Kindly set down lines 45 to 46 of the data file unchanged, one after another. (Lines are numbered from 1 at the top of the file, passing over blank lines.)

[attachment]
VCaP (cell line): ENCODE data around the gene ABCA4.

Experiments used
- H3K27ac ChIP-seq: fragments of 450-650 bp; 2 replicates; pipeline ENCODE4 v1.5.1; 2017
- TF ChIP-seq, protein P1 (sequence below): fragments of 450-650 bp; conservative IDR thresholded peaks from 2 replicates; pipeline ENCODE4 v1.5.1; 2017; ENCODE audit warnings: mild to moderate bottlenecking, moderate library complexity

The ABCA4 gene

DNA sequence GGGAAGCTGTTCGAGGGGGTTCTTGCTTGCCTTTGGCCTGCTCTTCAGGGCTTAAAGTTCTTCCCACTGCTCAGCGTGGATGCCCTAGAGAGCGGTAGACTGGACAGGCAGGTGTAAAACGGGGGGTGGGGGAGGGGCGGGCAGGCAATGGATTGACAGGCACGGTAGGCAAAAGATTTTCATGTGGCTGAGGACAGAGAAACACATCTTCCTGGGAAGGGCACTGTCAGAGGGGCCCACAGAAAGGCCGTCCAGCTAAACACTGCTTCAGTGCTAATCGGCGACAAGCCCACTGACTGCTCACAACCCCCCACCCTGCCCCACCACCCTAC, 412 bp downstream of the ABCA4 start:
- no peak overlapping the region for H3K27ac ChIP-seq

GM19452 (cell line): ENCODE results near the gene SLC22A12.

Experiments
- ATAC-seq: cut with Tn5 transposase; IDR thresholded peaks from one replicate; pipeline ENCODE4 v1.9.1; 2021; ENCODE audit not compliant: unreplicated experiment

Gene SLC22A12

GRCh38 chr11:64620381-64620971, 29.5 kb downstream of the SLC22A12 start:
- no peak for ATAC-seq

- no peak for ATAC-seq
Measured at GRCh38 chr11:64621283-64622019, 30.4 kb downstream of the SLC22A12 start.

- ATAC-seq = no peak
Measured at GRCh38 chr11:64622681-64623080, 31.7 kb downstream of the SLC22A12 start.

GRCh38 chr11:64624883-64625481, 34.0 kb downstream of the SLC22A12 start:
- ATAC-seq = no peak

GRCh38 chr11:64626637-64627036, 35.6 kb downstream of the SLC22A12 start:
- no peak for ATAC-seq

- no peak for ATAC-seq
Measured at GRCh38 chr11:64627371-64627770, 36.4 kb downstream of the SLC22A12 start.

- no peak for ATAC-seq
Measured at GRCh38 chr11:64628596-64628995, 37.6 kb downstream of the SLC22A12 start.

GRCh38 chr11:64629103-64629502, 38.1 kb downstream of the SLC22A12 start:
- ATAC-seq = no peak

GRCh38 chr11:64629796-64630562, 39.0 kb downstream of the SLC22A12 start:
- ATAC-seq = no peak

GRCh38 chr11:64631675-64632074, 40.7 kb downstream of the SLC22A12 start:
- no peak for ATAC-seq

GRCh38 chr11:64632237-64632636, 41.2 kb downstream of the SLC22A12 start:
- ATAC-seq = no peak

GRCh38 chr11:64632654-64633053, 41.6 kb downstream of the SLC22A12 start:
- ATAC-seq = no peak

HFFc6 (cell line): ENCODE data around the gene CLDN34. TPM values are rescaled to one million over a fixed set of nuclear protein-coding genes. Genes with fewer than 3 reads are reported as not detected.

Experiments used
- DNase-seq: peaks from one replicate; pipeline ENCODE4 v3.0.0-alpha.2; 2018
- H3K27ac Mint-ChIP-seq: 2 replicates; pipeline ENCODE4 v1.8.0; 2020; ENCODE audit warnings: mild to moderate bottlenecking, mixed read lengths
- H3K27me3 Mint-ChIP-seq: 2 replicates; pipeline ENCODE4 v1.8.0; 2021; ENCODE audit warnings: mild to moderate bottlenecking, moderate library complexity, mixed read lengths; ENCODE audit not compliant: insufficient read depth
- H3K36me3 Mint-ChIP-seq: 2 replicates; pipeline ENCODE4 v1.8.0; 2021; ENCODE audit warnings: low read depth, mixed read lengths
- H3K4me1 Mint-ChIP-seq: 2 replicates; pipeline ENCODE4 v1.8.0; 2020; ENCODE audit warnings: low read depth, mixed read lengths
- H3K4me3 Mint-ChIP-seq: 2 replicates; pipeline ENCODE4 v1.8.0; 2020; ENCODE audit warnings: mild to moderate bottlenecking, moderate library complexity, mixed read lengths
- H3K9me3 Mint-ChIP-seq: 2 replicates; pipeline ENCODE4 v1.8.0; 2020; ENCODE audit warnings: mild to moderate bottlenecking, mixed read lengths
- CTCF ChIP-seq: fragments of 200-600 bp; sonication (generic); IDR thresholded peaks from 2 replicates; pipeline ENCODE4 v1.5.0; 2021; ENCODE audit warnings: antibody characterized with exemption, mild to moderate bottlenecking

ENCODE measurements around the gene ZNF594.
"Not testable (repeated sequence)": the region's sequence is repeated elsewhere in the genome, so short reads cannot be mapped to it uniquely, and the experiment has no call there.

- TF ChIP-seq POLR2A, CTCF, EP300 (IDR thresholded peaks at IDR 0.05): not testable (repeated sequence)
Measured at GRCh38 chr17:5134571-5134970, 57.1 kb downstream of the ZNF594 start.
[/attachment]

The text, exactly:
- CTCF ChIP-seq: fragments of 200-600 bp; sonication (generic); IDR thresholded peaks from 2 replicates; pipeline ENCODE4 v1.5.0; 2021; ENCODE audit warnings: antibody characterized with exemption, mild to moderate bottlenecking

ENCODE measurements around the gene ZNF594.